Does it bother me that my kids watch this much TV most nights? Some. Would I prefer they were playing, drawing, or reading instead? Most definitely. But I also know this end-of-day downtime is something they look forward to, and it provides a chance for their parents to get some things done before the family reconvenes for the evening meal. Also, their TV allotment is still below the two-hour limit recommended by the American Academy of Pediatrics (AAP)* for kids ages 2 and older. So no harm done, right?Perhaps. But perhaps not—at least in respect to my 2 1/2 year old. A new study suggests that each additional hour of TV a toddler watches per week, the more difficulty he or she may have with math, bullying, and overall engagement in the classroom at age 10. The study also found that watching more TV at an early age may engender habits that lead to a less active lifestyle and poorer diet.
The researchers gathered data on 1,314 children born in Quebec, Canada, between 1997 and 1998. Parents recorded how much TV their child watched at age 29 months. Teachers and parents then filled out questionnaires evaluating each child's school performance, social and emotional behavior, and health habits at age 10.
The results were striking. For every extra hour of TV watched per week at 29 months, children at age 10 had:
- A 7 percent decrease in classroom attention
- A 6 percent drop in math skills (but no drop in reading skills)
- A 10 percent increase in bullying and other types of ill-treatment by classmates
- A 9 percent decrease in overall physical activity
- A 16 percent decrease in fruit and vegetable consumption
- A 9 percent increase in soft drink consumption, and a 10 percent increase in snacking on sugary foods
- A 5 percent increase in body mass index (a measurement used to assess whether someone is overweight).
Although it's not clear how early TV viewing might set the stage for such problems years later, the researchers offer a few theories. For example, hours spent passively watching a screen at a young age may do little to prepare children for active participation and attention in the classroom, or positive interactions with their peers. And habits formed early—such as spending long stretches in front of the TV, inactive and possibly snacking—can be hard to break later on.Still, this a lot to pin on early TV viewing, and the study wasn't without problems. First, these findings are based almost entirely on parents' and teachers' responses to questionnaires. A better approach would have used some objective tools as well, such as standardized tests to assess math and reading skills.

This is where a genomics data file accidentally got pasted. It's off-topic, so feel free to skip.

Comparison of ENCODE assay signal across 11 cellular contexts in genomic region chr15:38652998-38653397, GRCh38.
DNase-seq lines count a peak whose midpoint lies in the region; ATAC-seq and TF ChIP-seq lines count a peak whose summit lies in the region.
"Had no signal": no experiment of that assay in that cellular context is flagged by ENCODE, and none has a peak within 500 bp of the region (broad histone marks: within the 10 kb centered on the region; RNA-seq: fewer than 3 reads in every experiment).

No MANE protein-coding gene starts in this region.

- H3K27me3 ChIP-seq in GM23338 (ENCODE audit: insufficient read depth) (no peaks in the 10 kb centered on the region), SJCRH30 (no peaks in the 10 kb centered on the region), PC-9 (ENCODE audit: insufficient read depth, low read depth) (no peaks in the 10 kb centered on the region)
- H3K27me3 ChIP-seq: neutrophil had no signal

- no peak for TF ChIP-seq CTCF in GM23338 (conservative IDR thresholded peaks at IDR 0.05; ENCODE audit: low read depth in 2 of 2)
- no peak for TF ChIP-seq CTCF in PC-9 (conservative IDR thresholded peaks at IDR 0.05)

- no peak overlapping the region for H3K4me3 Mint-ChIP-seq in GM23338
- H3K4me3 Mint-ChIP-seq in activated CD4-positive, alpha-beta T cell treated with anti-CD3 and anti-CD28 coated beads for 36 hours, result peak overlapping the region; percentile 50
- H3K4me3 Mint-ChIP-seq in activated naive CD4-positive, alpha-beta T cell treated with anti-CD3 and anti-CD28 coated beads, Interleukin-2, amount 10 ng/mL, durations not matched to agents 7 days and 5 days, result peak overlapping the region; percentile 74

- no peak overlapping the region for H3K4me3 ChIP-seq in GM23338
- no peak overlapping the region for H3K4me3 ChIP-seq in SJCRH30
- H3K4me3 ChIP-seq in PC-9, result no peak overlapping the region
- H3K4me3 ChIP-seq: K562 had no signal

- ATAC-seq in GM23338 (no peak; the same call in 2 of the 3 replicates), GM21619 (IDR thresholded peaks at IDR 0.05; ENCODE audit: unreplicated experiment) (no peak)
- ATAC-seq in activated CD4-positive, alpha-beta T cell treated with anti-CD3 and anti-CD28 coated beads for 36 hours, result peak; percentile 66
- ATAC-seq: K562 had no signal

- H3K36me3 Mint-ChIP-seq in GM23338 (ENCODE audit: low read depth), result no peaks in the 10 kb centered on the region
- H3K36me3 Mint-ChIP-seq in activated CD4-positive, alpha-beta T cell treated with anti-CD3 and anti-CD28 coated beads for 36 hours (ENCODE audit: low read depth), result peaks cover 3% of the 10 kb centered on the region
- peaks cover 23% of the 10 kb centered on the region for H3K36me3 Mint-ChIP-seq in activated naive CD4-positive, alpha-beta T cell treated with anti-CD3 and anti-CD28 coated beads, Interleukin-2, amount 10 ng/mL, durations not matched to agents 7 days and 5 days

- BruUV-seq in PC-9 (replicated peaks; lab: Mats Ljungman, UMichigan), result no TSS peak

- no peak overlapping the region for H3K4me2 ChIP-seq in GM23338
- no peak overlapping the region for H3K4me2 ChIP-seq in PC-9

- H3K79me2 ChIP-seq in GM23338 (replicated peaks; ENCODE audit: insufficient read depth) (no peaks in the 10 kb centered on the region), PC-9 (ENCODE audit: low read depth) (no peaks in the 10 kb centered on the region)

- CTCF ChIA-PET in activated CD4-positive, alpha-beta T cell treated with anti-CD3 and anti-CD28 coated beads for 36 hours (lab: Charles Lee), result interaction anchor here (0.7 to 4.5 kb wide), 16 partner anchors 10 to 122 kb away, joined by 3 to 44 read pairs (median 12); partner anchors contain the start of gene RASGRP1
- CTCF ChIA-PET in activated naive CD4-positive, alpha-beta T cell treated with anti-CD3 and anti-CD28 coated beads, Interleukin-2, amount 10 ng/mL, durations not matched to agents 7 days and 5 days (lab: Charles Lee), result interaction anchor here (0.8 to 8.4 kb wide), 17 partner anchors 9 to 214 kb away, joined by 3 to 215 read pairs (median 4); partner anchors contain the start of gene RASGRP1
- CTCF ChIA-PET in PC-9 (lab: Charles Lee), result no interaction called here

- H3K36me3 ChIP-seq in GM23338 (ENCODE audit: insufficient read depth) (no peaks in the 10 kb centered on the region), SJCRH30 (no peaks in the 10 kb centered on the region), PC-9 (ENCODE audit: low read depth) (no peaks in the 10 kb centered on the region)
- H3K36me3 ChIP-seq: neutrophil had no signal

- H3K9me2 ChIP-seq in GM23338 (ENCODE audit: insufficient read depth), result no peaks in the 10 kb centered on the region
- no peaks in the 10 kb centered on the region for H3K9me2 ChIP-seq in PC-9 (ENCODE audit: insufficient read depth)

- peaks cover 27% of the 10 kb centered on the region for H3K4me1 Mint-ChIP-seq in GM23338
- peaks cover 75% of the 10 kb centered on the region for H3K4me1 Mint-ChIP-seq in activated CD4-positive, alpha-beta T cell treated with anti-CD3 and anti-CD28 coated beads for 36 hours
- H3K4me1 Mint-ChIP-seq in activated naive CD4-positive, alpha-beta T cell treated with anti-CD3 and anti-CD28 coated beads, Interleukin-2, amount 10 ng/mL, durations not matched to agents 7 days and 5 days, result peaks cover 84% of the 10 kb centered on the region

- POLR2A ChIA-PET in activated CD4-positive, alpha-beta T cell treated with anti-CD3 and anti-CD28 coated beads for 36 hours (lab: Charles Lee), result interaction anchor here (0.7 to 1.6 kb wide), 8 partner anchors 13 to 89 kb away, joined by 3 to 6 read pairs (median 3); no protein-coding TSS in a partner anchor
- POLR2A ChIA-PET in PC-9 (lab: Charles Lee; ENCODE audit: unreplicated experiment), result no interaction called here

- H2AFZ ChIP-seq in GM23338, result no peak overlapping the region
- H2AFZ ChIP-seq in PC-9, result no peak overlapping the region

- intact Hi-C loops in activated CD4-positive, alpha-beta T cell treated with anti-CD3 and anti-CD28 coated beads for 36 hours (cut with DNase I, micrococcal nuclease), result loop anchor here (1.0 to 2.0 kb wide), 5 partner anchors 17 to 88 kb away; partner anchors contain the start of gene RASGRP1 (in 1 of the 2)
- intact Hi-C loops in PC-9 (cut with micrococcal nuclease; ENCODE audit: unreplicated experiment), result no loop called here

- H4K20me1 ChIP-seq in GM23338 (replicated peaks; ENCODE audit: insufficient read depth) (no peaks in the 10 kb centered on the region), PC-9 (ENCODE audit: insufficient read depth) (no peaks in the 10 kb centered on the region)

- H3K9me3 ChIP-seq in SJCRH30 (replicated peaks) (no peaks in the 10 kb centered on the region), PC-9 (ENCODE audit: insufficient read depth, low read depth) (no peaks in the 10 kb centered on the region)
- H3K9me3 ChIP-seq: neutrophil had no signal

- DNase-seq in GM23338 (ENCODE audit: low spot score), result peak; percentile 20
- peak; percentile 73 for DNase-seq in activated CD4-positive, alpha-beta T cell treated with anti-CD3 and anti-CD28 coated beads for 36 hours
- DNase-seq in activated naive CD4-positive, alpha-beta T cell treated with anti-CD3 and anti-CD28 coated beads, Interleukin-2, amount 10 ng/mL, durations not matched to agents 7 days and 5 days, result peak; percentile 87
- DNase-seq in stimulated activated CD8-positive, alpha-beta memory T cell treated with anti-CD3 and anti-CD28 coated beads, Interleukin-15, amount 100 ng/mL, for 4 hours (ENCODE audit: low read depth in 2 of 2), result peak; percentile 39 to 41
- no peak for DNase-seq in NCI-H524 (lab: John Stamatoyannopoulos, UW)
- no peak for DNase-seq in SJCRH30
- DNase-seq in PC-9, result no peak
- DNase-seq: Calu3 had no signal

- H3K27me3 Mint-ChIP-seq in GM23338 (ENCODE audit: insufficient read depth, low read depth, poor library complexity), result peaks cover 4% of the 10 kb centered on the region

More importantly, this type of research can't show cause and effect. So we can't be certain that TV viewing, and not some other factors, led to these problems. The researchers did take into account several variables that might have affected their results, but they missed some important ones, such as family income.Nonetheless, this isn't the first study to suggest that TV viewing isn't good for young minds and bodies (for an example, see Tots' TV time tied to asthma risk.) And common sense suggests that more time spent watching TV can mean less time playing, reading stories, and doing other activities that encourage a young child's mental, physical, and social development.
What you need to know. We need more research to understand exactly how early TV viewing might be linked to future problems with school, peers, diet, and physical activity. It's also not clear how these findings relate to the AAP's guidelines for TV viewing, as most of the children in the study actually watched less than the AAP's limit of two hours a day (incidentally, the AAP advises that children under age 2 watch no television).Still, the study provides a good reminder to keep children's TV viewing in check, and to consider turning off the TV sometimes in favor of other activities. Although TV's effect on young children isn't fully understood, we do know that time spent talking, playing, and engaging with an attentive adult or another child is time well spent.
—Sophie Ramsey, patient editor, BMJ Group
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